Over on Selworthy, I continued to work on wrangling ffmpeg and some arithmetic that’s going to to be part of a bit of an overhaul. Looking back on commits, progress feels slower than earlier. That’s because I’m doing a lot of measuring-twice before the cutting-once of a fairly sizeable change to some of the key underlying assumptions of the product. At the end of that work, very little will have changed on the surface – but the little that has will be a key improvement. It goes beyond what I’d call a refactoring given its scope and scale. But that’s my main focus there.
On Wapley, I spent a little time with Richard running simultaneous demos on a variety of devices whilst on a Skype chat to confirm and debug some issues. We managed to break the back of a few things that were causing issues and I think that work is all good to go.
Empathy Deck got a quick refresh with some new content and graphics work from Erica, and was redeployed into the world.
And Longcrag launched.
Longcrag has been the codename for Foxfield Instruments, a small imprint I’ve set up to sell electronic musical instruments and kits.
Our first four products are a set of “1U tile” utilities for the Eurorack modular synthesizer format, and they’re available to buy right now as DIY kits from Thonk.
Even though they’re kits – PCB, panel, components and instructions – there’s been a lot of learning in bringing these into the world: scaling up PCB manufacture; considering packaging and documentation; streamlining the production/kitting process; handling mistakes when they come up. They’ve also been through a number of redesigns as they go from “works for me” to “buildable by anyone“.
The first products have, in my head, been finished since January, but there’s been several iterations since to nail the buildability, the panel design, and find an appropriate manufacturer for the PCBs and panels. Now they’re in the world, I think future products will be a bit faster – I have about seven prototypes arriving and hope to show off a few at Brighton Modular – depending on which ones function and which are Any Good At All™.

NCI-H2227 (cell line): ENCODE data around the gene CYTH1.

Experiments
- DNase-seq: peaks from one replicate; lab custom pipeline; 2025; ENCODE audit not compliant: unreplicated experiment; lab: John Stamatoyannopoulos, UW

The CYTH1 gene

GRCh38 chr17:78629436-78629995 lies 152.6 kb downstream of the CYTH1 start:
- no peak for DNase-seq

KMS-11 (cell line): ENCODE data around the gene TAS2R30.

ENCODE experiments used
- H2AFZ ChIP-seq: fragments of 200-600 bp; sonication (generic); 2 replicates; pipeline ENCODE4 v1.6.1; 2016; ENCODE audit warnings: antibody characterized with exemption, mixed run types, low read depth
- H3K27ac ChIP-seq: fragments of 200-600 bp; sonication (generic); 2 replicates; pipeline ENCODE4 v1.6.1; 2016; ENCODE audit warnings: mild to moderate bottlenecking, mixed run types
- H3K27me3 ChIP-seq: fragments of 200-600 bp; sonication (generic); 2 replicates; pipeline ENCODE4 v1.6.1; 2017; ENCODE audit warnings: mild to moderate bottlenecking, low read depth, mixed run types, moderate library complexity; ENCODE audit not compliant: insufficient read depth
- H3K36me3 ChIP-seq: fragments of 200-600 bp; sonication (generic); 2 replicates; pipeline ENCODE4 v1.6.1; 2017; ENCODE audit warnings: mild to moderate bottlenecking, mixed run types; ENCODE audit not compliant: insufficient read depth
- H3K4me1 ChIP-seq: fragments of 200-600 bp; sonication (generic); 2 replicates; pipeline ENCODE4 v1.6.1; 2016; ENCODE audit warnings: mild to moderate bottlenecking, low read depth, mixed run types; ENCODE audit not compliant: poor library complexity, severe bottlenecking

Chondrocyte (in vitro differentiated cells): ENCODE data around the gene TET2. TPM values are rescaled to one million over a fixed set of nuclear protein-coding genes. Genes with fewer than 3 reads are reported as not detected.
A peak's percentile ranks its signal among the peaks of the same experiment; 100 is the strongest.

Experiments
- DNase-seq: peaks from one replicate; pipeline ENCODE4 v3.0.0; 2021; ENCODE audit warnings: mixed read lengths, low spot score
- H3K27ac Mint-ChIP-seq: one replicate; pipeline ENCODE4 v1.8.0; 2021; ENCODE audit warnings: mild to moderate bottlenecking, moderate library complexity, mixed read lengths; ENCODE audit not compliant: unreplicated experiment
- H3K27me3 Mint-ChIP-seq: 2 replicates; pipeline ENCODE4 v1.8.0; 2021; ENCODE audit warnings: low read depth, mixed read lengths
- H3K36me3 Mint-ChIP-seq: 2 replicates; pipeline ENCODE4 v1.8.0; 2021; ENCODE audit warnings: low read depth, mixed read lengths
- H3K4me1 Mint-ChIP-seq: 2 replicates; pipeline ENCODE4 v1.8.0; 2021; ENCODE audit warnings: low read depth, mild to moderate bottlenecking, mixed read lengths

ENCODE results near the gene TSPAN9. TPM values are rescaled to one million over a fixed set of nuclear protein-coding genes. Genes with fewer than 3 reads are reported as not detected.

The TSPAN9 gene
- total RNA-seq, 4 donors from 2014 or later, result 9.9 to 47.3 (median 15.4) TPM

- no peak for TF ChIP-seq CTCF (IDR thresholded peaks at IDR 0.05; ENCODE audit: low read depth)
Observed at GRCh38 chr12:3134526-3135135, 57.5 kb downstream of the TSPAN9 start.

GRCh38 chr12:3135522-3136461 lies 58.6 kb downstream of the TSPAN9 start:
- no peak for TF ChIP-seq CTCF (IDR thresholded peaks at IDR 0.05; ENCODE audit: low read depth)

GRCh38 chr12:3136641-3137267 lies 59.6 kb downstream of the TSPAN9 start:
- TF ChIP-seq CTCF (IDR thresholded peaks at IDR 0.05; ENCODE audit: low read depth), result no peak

Why imprint? Well: it’s very much a side-project. A project, yes, and a conflux of things I care about – music, tool-making, interaction – but it runs alongisde my client work and projects, and perhaps at a different pace to a company. For now, more like a record label than an electronics startup.
I want to give a little back to the synth DIY community I’ve learned so much from, and I want to continue to explore instrumentiness and interaction under this label. At the same time; I’d also like to find things other people enjoy using. I got some feedback from a musician on a new prototype recently, and hearing another player come to their own uses and ideas for what to do with a thing – validating my belief that people might find it useful – was hugely rewarding.
Things to make music with is a space I previously explored in Twinklr, and it’s a space I’m going to continue exploring, be it through Foxfield or otherwise.
Product in the world, shipping. Onwards. (Well, onwards to week 235, which was a week off).
25 April 2017
Once again, in haste:
- Over on Selworthy my colleague and I licked lots of small tickets into shape, ready for a new deployment shortly. I also broke ground on another challenging binary export format, which is going to be my focus for the next few weeks.
- I took the Twine protoype we’d made on Gisborough and unrolled it into a stack of HTML pages – easier to make accessible, and customise. Twine had still been useful in prodding the interactivity and seeing how to chunk up the writing, though. We’re gearing up for a second round of testing soon on this.
- I spent some time on the Empathy Deck, fine-tuning some of the algorithms and prepping a bunch of new content for a spring clean. That should go live shortly.